A good retirement plan is one that adapts to a changing financial landscape. When legislation changes, rethinking your plan could help you continue building your savings in the most efficient way. Ultimately, this means you may be more likely to secure the lifestyle you want when you retire.
So, whether you are still building up your fund, or you have already retired, reviewing your plan in light of the latest developments can ensure you make the most of any opportunities that are available.
The 2023 spring Budget included some significant changes to pensions. And, depending on what stage of your retirement planning you are at, you may be affected in different ways. Understanding what the changes mean for you can help you make more informed decisions about your financial plan.
Read on to learn what the key changes are and what they might mean for you.
3 key pension changes in the spring Budget
1. Annual Allowance increased to £60,000
The Annual Allowance is the amount you can accrue in your pension, including employer contributions, in a single tax year while still receiving tax relief on your contributions.
On 6 April, this increased from £40,000 to £60,000 (or 100% of your earnings, whichever is lower). This potentially increases the amount you can contribute to your pension each year without facing tax charges.
You can also carry forward any unused Annual Allowance from the previous three tax years.
The increased AA means you may be able to contribute up to £20,000 more than you could in the 2022/2023 tax year before facing tax charges.
However, if you are a high earner, you may be affected by the Tapered Annual Allowance.
The Tapered Annual Allowance (TAA) comes into effect if your earnings and employer pension contributions exceed £260,000. This is known as your “adjusted income”. Once the TAA is triggered, your Annual Allowance will be reduced by £1 for every £2 that you exceed the threshold.
Fortunately, the minimum amount your allowance can taper to was increased from £4,000 to £10,000 on 6 April 2023. The threshold at which it is triggered was also increased from £240,000 to £260,000.
This means that if you were previously affected by the TAA, you may now be able to contribute more to your pension before facing tax charges.
2. Lifetime Allowance effectively abolished
The Lifetime Allowance (LTA) is the total amount of tax-efficient pension savings you can accrue in your lifetime. This includes your own contributions, employer contributions, investment returns, and tax relief.
In the 2022/2023 tax year, the threshold was set at £1,073,100 and you would have likely faced tax charges when withdrawing anything above this amount.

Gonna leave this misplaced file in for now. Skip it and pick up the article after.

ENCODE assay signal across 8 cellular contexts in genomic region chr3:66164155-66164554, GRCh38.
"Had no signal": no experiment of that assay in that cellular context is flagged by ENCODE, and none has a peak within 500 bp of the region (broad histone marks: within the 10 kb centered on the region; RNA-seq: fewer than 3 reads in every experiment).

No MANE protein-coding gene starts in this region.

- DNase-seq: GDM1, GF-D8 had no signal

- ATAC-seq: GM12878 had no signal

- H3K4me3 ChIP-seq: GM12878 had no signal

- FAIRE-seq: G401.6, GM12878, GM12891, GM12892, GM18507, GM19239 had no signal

However, the tax charge for exceeding the allowance was removed on 6 April 2023 and there are plans to abolish the LTA altogether in the future.
Without the LTA in place, you will have the opportunity to accrue a significantly larger retirement fund, without having to worry about additional tax charges when you come to draw from your pension. This could mean you benefit from a more comfortable lifestyle in retirement.
It’s useful to note that, even though the LTA has effectively been abolished, you will still only be able to draw a maximum tax-free lump sum (sometimes called a “pension commencement lump sum (PCLS)”) of £268,175.
You may want to consider increasing your retirement contributions to take advantage of the change to the LTA now, particularly as Labour have publicly stated they will reverse the decision to abolish it if they are in government after the next election. Although it is worth remembering that if they are elected, their overall pension strategy may have changed by that time.
3. Money Purchase Annual Allowance increased to £10,000
The Money Purchase Annual Allowance (MPAA) is triggered once you start drawing flexibly from a defined contribution (DC) pension. It potentially limits the tax relief you can receive if you contribute to your pension after you start drawing from it.
This may affect you if you are still earning an income from work, but have drawn some money from your pension. It may also be triggered if you take a lump sum from your pension pot.
The good news is, the MPAA increased from £4,000 to £10,000 on 6 April to encourage more people to return to, or remain in, work. There are some excellent benefits to staying in work, including increased income in retirement, more social interaction, and more structure in your life.
The increased MPAA means that, if you do continue to work so you can reap these benefits, you can top-up your pension savings, even if you are either drawing from your fund to supplement your earnings or you have flexibly drawn money in the past.
However, you may still face a tax charge in some cases, so it is important that you understand exactly when the MPAA will be triggered.
Research from Canada Life found that just 4% of over-55s knew exactly how the MPAA works. So, if you are considering a move back into work after retiring, it may be useful to take some professional advice to ensure that you do not get caught out by the MPAA.
Get in touch
If you have questions about changes in the spring Budget or any other aspect of your retirement planning, we are here to help.
Email email@example.com or call 0113 262 1242 to find out more.
A pension is a long-term investment not normally accessible until 55 (57 from April 2028). The fund value may fluctuate and can go down, which would have an impact on the level of pension benefits available. Past performance is not a reliable indicator of future results.
The tax implications of pension withdrawals will be based on your individual circumstances. Thresholds, percentage rates and tax legislation may change in subsequent Finance Acts.